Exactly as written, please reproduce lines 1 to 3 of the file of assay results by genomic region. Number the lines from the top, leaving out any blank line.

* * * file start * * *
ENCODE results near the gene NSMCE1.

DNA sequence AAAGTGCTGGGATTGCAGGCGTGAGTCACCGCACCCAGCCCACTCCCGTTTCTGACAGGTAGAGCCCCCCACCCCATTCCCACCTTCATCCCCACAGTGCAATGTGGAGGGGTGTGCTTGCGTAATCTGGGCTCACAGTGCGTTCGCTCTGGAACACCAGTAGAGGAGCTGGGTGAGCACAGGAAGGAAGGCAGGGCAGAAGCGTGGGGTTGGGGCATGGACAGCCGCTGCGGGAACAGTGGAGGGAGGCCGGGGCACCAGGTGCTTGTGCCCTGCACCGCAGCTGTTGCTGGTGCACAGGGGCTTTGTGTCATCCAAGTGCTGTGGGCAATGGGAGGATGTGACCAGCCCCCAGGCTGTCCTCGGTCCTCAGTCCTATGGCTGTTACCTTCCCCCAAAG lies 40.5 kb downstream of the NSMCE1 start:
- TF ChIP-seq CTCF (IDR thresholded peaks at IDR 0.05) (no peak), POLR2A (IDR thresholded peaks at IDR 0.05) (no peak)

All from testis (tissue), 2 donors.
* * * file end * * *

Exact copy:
ENCODE results near the gene NSMCE1.

DNA sequence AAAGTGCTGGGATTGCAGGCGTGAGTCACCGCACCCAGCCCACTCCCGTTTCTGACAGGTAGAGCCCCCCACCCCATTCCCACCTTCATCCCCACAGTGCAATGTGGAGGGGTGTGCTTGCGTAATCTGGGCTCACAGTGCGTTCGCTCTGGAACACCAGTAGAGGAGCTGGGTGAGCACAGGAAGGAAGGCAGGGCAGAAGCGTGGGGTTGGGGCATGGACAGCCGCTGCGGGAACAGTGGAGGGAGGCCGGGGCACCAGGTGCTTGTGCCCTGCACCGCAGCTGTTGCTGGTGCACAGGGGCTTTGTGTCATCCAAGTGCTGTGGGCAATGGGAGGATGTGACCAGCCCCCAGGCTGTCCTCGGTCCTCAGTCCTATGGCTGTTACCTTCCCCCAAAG lies 40.5 kb downstream of the NSMCE1 start:
- TF ChIP-seq CTCF (IDR thresholded peaks at IDR 0.05) (no peak), POLR2A (IDR thresholded peaks at IDR 0.05) (no peak)